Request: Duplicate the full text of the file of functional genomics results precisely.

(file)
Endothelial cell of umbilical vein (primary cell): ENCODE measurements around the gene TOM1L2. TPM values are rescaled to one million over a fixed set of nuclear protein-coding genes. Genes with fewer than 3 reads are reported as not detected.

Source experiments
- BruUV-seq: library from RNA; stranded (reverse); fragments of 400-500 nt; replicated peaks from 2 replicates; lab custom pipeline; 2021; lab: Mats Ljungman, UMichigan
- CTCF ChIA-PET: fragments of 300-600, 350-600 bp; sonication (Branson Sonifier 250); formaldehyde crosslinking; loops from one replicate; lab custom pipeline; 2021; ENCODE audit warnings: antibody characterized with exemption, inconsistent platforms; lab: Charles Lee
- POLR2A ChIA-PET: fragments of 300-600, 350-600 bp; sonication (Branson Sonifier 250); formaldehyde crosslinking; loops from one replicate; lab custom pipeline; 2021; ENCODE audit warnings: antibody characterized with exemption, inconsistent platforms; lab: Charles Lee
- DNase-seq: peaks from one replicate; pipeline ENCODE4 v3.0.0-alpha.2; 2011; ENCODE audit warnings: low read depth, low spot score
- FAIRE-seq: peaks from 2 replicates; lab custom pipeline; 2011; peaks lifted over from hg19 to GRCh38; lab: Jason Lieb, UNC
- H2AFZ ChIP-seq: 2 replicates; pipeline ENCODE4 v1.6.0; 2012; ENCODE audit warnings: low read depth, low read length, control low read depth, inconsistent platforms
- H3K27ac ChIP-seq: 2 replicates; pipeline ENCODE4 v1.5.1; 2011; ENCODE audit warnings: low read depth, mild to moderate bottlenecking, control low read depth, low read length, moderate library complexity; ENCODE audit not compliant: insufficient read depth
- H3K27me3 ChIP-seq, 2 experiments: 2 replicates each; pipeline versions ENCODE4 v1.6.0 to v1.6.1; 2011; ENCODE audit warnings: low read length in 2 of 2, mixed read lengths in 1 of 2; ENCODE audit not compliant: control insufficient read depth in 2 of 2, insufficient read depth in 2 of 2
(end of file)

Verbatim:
Endothelial cell of umbilical vein (primary cell): ENCODE measurements around the gene TOM1L2. TPM values are rescaled to one million over a fixed set of nuclear protein-coding genes. Genes with fewer than 3 reads are reported as not detected.

Source experiments
- BruUV-seq: library from RNA; stranded (reverse); fragments of 400-500 nt; replicated peaks from 2 replicates; lab custom pipeline; 2021; lab: Mats Ljungman, UMichigan
- CTCF ChIA-PET: fragments of 300-600, 350-600 bp; sonication (Branson Sonifier 250); formaldehyde crosslinking; loops from one replicate; lab custom pipeline; 2021; ENCODE audit warnings: antibody characterized with exemption, inconsistent platforms; lab: Charles Lee
- POLR2A ChIA-PET: fragments of 300-600, 350-600 bp; sonication (Branson Sonifier 250); formaldehyde crosslinking; loops from one replicate; lab custom pipeline; 2021; ENCODE audit warnings: antibody characterized with exemption, inconsistent platforms; lab: Charles Lee
- DNase-seq: peaks from one replicate; pipeline ENCODE4 v3.0.0-alpha.2; 2011; ENCODE audit warnings: low read depth, low spot score
- FAIRE-seq: peaks from 2 replicates; lab custom pipeline; 2011; peaks lifted over from hg19 to GRCh38; lab: Jason Lieb, UNC
- H2AFZ ChIP-seq: 2 replicates; pipeline ENCODE4 v1.6.0; 2012; ENCODE audit warnings: low read depth, low read length, control low read depth, inconsistent platforms
- H3K27ac ChIP-seq: 2 replicates; pipeline ENCODE4 v1.5.1; 2011; ENCODE audit warnings: low read depth, mild to moderate bottlenecking, control low read depth, low read length, moderate library complexity; ENCODE audit not compliant: insufficient read depth
- H3K27me3 ChIP-seq, 2 experiments: 2 replicates each; pipeline versions ENCODE4 v1.6.0 to v1.6.1; 2011; ENCODE audit warnings: low read length in 2 of 2, mixed read lengths in 1 of 2; ENCODE audit not compliant: control insufficient read depth in 2 of 2, insufficient read depth in 2 of 2